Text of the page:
Argue with Your Teacher…and see what happens

Greetings,

Earlier today I had a student that presents a challenge each week to my ability to explain music concepts without resorting to sarcasm. This is a young person, so I am sure that the student is being sincere with their comments and ‘challenges’.

Adults exhibit some of the same behavioral traits and when we meet at the crossroads I respond with ‘OK’, and say nothing more. I know that adults have better memories of those little moments and eventually the adult student will get big eyes and say; ” So, that’s what we were stuck on when…”

Children, on the other hand, need to be ‘bonked on the head’, so to speak.

Today’s challenge was: ‘I can’t play at 60bpm, it’s too slow’ in response to my suggestion that the student played better at 60bpm instead of the 70bpm that we had just attempted. This is how we determine a player’s personal speed limit. A personal speed limit is the highest speed at which we can play something without mistakes.

Knowing this child’s tendency to need proof, I then set the metronome at the ‘Final’ tempo to be achieved, 122bpm, and directed the student to count off.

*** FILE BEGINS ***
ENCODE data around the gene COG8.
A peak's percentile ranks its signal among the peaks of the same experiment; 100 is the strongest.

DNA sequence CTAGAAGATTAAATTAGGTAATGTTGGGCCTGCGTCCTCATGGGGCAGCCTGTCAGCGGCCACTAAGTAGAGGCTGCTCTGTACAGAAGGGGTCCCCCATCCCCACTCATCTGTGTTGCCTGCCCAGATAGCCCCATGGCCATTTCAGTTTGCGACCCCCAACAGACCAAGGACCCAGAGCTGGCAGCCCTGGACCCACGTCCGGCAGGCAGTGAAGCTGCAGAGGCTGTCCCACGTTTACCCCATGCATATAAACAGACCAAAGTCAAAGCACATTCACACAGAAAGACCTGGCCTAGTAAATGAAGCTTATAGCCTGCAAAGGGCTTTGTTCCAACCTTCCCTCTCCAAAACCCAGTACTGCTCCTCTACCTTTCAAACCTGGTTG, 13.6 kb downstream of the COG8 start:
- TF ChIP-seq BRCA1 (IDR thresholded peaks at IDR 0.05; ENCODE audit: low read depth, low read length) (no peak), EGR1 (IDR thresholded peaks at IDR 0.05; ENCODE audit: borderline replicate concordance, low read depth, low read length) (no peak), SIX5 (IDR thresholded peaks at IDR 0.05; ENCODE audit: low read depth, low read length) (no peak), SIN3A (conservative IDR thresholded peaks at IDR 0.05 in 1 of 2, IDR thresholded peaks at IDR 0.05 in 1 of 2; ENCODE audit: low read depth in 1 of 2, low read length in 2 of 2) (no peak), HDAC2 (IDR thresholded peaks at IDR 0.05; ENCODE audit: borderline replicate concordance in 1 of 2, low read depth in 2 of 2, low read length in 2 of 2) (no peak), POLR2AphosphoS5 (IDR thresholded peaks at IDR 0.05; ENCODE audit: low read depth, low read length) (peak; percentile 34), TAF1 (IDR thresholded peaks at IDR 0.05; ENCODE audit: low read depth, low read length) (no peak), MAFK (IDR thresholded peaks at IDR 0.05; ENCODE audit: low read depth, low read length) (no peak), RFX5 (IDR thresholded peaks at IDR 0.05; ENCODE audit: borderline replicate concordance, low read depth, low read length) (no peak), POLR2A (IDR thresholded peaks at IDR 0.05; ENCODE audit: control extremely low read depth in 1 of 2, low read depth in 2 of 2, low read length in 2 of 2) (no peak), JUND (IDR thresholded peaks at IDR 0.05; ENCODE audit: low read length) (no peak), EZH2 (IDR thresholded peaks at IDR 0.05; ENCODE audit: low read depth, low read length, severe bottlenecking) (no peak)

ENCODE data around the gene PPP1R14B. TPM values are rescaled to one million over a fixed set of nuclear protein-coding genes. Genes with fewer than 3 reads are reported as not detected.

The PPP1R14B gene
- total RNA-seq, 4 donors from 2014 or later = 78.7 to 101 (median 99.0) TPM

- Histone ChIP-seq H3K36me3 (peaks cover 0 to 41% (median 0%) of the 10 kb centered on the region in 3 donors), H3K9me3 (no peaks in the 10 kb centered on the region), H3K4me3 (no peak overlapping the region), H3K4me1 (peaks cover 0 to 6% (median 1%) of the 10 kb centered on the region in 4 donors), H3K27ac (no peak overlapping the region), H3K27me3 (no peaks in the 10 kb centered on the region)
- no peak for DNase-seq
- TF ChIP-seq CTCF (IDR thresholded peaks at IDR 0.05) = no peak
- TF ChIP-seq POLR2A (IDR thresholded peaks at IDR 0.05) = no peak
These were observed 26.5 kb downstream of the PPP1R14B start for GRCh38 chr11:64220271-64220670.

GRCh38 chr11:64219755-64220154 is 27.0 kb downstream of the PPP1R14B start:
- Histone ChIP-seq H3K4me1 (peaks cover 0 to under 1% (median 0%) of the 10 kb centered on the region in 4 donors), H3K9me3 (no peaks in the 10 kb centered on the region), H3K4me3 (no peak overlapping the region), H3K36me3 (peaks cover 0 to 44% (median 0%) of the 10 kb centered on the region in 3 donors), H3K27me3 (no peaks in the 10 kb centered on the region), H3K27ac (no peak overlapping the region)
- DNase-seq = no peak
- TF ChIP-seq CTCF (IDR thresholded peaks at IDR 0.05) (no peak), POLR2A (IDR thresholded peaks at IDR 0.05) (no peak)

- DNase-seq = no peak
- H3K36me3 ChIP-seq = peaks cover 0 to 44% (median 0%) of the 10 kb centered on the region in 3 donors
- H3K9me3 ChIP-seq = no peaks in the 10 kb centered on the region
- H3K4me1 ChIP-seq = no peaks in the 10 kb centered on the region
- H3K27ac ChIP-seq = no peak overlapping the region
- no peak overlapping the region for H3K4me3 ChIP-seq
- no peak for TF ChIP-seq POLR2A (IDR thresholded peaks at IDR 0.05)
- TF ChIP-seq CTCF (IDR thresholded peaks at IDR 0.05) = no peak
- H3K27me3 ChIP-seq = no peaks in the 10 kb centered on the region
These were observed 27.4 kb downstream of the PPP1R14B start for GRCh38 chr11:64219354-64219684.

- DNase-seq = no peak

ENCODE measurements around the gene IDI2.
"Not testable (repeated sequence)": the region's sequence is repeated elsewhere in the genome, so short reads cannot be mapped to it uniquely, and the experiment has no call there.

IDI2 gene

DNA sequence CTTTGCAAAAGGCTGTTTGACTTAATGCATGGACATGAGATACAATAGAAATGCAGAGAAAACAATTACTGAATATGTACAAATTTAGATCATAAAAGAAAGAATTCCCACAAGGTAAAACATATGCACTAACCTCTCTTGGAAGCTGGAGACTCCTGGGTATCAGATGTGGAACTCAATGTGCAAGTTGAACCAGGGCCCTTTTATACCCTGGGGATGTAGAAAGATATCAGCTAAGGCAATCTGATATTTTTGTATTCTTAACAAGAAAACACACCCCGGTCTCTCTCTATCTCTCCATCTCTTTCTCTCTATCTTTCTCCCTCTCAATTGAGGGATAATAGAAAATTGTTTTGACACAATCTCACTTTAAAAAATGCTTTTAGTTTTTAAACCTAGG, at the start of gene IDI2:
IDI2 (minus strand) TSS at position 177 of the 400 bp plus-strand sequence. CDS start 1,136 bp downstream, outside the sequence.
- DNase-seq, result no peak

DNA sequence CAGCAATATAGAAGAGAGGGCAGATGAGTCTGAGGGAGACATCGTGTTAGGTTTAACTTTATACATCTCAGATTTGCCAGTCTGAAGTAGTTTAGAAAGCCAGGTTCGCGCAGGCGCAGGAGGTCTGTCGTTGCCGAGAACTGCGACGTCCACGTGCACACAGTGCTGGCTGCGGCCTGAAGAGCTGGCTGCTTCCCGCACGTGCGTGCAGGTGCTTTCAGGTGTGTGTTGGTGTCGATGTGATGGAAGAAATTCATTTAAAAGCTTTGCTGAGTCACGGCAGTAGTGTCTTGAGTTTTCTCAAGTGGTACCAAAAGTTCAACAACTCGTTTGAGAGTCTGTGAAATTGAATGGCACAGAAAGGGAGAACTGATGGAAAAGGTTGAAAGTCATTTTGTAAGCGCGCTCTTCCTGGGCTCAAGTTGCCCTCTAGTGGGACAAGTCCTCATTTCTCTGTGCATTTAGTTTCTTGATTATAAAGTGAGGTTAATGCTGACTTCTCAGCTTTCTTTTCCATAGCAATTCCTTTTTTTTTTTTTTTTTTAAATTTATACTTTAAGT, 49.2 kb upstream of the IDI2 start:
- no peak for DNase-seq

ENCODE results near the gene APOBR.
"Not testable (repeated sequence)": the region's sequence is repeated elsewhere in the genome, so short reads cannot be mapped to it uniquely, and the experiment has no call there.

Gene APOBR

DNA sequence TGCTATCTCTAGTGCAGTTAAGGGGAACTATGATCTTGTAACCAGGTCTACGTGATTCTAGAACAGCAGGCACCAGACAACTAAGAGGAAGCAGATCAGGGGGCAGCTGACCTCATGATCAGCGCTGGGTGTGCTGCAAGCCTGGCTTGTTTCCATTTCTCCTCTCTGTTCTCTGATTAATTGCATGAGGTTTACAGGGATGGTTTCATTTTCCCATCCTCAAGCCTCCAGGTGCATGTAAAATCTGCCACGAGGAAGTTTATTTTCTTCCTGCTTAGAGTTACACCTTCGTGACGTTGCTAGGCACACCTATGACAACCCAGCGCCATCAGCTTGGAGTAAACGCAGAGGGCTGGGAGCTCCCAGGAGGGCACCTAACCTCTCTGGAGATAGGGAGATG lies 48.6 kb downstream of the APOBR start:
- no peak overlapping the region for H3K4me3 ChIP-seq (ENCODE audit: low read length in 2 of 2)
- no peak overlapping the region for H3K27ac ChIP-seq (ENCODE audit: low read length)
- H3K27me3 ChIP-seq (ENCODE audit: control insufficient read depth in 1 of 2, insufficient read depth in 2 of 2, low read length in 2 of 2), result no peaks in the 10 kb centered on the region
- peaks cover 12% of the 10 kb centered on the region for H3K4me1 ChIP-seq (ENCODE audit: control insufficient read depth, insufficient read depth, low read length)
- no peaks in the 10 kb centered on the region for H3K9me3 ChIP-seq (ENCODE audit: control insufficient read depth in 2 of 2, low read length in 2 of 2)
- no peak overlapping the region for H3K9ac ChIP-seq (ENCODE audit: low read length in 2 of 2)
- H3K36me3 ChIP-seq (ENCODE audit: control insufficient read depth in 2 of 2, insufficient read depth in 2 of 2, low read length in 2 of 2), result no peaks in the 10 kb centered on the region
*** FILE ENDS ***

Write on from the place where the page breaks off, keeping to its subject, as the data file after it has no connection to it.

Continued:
FAIL!

Since Mr. I. B. Fast quickly came to the conclusion that his personal speed limit was under 122bpm, I then proceeded to demonstrate my personal speed limit for our song.

I moved the metronome to 150bpm and played the section of the tune flawlessly.

Then I played the section at 180bpm just as flawlessly.

Pressing onward, I moved the metronome to 200bpm whereupon one could notice that my wonderfulness was wearing down and I did not play quite as well as 180bpm. (Frankly, I was surprised I made it as high as 180bpm.)

So, while I am certainly faster than this student, I too have a personal speed limit and I think things were much more clear on a few levels after this demonstration.

By the way, the song was “Sweet Child o’ Mine” and we were working on the Intro. Give it a try at 180bpm one day. It sounds quite silly.

-Justin

http://guitarlessonslynchburg.com/

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